Column: Avoid unexpected medical bills

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Commentary by Kari Berger

After a recent visit to the doctor’s office, a bill arrives in the mail for several hundred dollars. What went wrong with the insurance? Administrative errors can bring patients unnecessary invoices that are easily corrected.

Insurance companies send out an explanation of benefits before the bill comes. Save this document at least four months in case the provider bills for a service that insurance already paid in full.

Berger

Sometimes, a bill will arrive that never passed across an insurance company’s desk. This mistake occurs when providers use a separate laboratory that doesn’t have insurance information on file. The lab believes the patient is paying for the test. Call the lab’s billing office and ask if there is any insurance policy listed on the account. Provide the insurance policy number and ask the lab to re-submit the claim.

If insurance denied payment, ask for the denial reason. An insurance company may believe their own policy is secondary to another policy, especially if a patient has recently lost coverage from an employer and uses Medicare or a spouse’s insurance. Call the insurance company and update the coordination of benefits, which establishes the order that insurance policies will pay on claims, e.g. union policy pays first, and Medicare pays the remainder.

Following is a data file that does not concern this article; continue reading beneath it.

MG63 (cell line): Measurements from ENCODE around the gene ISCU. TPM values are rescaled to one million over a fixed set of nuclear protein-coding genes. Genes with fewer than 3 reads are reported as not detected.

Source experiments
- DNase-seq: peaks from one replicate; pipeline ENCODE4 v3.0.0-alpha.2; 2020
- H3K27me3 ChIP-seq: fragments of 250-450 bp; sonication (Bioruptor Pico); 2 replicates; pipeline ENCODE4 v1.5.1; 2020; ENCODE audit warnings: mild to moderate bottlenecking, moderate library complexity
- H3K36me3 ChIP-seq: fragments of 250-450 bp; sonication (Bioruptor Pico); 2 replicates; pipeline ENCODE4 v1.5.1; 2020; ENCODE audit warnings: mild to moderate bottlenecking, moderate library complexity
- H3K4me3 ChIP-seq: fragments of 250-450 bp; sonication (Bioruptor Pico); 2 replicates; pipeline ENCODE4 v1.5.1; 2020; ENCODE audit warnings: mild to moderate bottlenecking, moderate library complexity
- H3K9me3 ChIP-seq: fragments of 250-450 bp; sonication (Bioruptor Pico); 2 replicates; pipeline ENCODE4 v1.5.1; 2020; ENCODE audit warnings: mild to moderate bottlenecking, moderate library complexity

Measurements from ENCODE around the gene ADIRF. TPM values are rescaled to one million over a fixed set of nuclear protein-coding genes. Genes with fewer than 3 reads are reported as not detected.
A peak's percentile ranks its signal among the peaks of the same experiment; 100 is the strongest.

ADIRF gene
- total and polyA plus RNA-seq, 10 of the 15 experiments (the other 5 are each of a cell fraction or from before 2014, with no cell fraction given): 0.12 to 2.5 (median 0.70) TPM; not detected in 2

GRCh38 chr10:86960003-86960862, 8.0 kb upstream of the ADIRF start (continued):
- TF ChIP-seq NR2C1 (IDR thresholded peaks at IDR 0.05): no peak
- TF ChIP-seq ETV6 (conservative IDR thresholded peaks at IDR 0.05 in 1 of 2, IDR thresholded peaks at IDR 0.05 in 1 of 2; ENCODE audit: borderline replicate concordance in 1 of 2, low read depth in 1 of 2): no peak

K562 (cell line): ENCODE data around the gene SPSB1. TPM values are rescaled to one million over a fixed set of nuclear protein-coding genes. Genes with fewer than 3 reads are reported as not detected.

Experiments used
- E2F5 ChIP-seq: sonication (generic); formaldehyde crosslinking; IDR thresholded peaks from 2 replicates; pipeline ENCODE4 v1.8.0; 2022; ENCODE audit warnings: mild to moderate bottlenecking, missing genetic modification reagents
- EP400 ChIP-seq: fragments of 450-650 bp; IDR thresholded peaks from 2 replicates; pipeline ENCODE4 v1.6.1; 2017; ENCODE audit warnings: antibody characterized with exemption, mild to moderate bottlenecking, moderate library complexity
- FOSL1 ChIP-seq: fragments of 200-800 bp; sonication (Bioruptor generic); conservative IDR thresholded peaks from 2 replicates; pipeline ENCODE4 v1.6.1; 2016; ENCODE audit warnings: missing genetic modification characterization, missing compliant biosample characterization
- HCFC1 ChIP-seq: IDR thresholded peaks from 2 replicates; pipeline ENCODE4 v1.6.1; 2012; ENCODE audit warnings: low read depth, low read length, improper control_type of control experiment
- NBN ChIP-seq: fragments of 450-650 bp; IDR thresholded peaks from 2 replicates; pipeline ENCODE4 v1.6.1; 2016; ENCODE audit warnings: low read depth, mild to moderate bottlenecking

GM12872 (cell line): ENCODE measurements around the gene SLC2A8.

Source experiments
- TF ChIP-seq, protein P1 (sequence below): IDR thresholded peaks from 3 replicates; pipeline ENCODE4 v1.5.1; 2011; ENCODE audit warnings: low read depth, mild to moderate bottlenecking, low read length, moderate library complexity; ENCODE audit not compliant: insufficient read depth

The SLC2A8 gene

There may still be a charge after the claim is processed by insurance. It is always in the provider’s best interest to work with patients rather than pay a collections agency to go after the money. Many hospitals have financial assistance for patients, who usually provide proof of income and assets. Billing offices can create a budget-friendly payment plan. Regular payments protect credit scores and keep away collections agencies.

Always ask if the provider is in-network before scheduling an appointment. Before having a procedure done, ask for a quote to limit post-visit surprises. Understand the insurance policy’s benefits and know how much money may ultimately be the patient’s responsibility in a calendar year. Provide updated insurance information to doctors and specialists.

A few common-sense precautions will make medical bills less unexpected.

Kari Berger is a Carmel resident and health care administrator.

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